Now that BP has at least temporarily stopped oil from flowing into the Gulf of Mexico for the first time since April 20, we want to take a step back and take stock of the situation.
First, the well blowout has been a disaster for the Gulf of Mexico, BP, and the Obama Administration. Even if the early good news about the new well cap turns out to be a harbinger of resolution, much damage has already been done. To review, here are five key stories for understanding what really happened -- and what still might.
"The Spill, The Scandal, and the President" by Tim Dickinson in Rolling StoneKey Quote: Instead of
cracking down on MMS, as he had vowed to do even before taking office,
Obama left in place many of the top officials who oversaw the agency's
culture of corruption. He permitted it to rubber-stamp dangerous
drilling operations by BP - a firm with the worst safety record of any
oil company - with virtually no environmental safeguards, using
industry-friendly regulations drafted during the Bush years. He
calibrated his response to the Gulf spill based on flawed and misleading
estimates from BP - and then deployed his top aides to lowball the flow
rate at a laughable 5,000 barrels a day, long after the best science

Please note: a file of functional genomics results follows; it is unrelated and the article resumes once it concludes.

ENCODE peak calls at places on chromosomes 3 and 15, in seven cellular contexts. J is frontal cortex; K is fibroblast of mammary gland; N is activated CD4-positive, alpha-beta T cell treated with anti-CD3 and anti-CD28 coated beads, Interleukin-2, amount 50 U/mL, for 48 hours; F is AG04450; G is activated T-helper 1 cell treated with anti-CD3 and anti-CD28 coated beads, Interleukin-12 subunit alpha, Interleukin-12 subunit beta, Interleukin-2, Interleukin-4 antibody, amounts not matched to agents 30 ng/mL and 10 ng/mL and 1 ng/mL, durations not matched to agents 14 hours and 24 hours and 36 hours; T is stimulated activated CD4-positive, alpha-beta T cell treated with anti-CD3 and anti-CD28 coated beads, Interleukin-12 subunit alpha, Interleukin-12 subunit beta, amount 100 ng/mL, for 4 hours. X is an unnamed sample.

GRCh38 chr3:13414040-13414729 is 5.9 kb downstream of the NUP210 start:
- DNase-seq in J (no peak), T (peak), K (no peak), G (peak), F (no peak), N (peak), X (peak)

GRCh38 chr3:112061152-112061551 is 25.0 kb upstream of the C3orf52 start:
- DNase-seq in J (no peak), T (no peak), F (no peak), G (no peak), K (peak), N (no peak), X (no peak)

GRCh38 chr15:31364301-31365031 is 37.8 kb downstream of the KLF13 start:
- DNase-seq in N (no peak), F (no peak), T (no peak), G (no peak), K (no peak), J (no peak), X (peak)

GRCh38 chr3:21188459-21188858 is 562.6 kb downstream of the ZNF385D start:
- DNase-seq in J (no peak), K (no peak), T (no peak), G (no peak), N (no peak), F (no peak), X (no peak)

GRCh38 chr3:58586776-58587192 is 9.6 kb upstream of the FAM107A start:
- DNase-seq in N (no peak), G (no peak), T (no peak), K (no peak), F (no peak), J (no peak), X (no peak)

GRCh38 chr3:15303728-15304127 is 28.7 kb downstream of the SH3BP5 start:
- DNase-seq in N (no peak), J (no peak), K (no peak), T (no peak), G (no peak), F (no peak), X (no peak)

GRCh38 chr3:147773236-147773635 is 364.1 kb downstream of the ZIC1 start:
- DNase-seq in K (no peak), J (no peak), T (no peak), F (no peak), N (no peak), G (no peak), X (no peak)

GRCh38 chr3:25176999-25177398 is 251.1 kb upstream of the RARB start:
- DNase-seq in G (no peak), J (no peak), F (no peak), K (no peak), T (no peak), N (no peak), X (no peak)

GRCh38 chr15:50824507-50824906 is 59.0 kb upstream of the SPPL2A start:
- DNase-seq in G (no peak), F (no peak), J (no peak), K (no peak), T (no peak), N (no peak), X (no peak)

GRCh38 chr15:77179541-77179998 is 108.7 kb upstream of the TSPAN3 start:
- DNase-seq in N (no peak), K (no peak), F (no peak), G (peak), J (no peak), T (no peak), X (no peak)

made clear this catastrophe would eclipse the Exxon Valdez."
"Gulf Oil Spill: Could It Change Obama's Energy Policy" by Bryan Walsh in TIME
"If the oil spill should influence energy policy going forward, comprehensive climate and energy legislation -- already a dim hope -- might end up as one more casualty of the accident."
"Historian: It's too soon to expect large-scale responses to the Gulf leak" an interview with eminent environmental historian Adam Rome in Grist
"The Santa Barbara oil spill happened in January 1969. Right away, people were appalled. In Santa Barbara itself, the spill brought together people who had never been allied before -- countercultural students and very wealthy Republicans alike were shocked. But still, it took a long time for it to lead to something more than just "we might need more regulation on offshore oil," and more than just preventing that one specific thing from occurring again."
"Legacy of an Oil Spill: 20 Years After Exxon Valdez" a PDF report by the Exxon Valdez Oil Spill Trustee Council
"Visitors to Prince William Sound and the North Gulf Coast of Alaska today again experience spectacular scenery and abundant wildlife and see little evidence of the spill. Yet the area has not fully recovered. In some areas, Exxon Valdez oil still remains and is toxic. Some injured species have yet to recover to pre-spill levels. This long-term damage was not expected at the time of the spill and was only just starting to be recognized in 1999, at the 10th anniversary."
"Photos BP Doesn't Want You to See" by Julie Dermansky on The Atlantic